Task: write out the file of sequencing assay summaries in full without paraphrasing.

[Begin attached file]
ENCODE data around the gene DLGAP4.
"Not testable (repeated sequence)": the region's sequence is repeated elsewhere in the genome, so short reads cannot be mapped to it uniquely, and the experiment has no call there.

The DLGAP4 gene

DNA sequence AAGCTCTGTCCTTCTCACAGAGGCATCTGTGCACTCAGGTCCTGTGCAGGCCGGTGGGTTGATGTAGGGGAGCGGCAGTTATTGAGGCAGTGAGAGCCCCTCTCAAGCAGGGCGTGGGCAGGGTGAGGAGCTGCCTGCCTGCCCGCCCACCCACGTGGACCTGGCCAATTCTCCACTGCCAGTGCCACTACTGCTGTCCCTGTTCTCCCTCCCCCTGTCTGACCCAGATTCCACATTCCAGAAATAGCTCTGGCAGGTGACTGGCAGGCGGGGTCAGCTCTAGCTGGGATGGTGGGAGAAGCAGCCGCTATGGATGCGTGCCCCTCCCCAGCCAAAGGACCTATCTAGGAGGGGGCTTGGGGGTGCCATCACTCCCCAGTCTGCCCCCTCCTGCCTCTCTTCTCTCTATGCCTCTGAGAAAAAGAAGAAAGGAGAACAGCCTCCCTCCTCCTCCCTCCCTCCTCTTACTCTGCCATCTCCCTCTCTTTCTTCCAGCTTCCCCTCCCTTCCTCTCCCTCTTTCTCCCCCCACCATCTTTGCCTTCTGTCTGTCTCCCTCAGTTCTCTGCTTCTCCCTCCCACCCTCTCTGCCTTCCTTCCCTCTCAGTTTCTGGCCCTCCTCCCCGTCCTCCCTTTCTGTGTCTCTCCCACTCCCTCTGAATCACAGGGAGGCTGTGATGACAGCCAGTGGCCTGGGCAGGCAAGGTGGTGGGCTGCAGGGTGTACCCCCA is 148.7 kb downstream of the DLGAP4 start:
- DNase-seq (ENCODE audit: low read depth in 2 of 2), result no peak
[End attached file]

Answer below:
ENCODE data around the gene DLGAP4.
"Not testable (repeated sequence)": the region's sequence is repeated elsewhere in the genome, so short reads cannot be mapped to it uniquely, and the experiment has no call there.

The DLGAP4 gene

DNA sequence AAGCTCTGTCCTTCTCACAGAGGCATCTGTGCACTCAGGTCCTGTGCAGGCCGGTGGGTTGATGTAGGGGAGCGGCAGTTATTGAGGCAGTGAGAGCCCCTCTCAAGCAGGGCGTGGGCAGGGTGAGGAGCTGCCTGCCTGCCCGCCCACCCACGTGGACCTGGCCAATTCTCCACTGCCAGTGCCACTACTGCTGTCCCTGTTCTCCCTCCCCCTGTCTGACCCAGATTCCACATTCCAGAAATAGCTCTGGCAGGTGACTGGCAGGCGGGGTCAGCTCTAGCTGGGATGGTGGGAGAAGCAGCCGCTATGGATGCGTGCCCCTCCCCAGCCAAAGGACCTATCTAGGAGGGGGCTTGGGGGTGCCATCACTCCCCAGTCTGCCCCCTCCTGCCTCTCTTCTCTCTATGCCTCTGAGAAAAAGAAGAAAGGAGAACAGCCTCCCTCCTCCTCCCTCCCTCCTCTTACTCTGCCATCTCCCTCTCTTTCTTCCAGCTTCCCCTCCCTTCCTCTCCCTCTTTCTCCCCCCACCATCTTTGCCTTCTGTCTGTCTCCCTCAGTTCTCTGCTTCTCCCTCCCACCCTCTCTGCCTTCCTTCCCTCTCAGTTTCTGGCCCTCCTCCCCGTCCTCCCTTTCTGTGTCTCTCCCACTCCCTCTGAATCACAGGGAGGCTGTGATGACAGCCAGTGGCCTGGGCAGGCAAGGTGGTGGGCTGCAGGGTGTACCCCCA is 148.7 kb downstream of the DLGAP4 start:
- DNase-seq (ENCODE audit: low read depth in 2 of 2), result no peak